Puppies explore their new world with their mouths. They want to taste and bite everything to help them understand their surroundings. This means it's easier to provide them with something more entertaining to chew on than your arms or shoes.
Distraction is the best way to get them to stop. Sadly, you will need to supervise them pretty much 24/7 to ensure they don't turn their gnawing teeth to your precious belongings in the beginning, but it will be worth it in the long run.
Puppies will always choose to chew on something tasty rather than not, so providing them with lots of long lasting dog chews will satisfy their chewing cravings much more than your hands. Young dogs also chew because they are teething, so investing in quality teething toys for puppies is also advisable.
It's good to provide them with a space you can puppy-proof like a kitchen. However, do not shut them away on their own - dogs are social creatures, so it's better to keep them in a room which they can share with others. This also allows you to supervise their behavior and distract them with something better to chew on the moment they start gnawing where they shouldn't.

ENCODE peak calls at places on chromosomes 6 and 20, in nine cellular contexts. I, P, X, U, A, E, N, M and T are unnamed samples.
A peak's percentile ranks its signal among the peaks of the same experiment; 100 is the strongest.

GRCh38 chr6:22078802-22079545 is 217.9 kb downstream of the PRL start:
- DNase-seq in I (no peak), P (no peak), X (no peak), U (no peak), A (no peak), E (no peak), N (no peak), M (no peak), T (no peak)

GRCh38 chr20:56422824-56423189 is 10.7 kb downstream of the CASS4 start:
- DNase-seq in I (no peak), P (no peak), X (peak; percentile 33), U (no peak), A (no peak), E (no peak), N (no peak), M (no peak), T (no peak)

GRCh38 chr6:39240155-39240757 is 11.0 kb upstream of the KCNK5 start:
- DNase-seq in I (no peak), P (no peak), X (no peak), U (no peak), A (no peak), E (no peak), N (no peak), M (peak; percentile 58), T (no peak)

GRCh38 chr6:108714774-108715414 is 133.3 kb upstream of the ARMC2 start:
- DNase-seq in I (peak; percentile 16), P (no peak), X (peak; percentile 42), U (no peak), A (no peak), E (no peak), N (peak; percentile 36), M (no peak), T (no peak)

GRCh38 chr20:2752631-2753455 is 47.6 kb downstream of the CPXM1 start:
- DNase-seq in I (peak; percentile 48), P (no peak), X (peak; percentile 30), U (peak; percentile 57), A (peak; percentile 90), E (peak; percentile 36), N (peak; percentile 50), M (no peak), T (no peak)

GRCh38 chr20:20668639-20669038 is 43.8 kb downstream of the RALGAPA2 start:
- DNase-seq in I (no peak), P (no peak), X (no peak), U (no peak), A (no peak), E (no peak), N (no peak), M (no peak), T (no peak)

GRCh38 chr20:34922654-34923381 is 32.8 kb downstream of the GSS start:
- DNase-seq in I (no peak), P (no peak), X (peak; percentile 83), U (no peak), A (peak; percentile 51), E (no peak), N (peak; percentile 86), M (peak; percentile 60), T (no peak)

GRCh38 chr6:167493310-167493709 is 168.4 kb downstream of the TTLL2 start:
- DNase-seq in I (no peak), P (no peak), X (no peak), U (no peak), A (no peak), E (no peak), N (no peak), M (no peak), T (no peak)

If they bite during play - which is more likely them just getting overexcited rather than them asserting dominance or looking to attack you - the best thing to do is just to stop playing with them and turn away from them. After a short pause start play again, remembering to stop each time biting occurs.
Note that rough play will pretty much always trigger biting, so is best avoided to stop them learning that rough-housing is desired behavior – it's cute when they are a puppy, but not so much fun with a full-grown dog! For more information, read our guide on how to play with a puppy.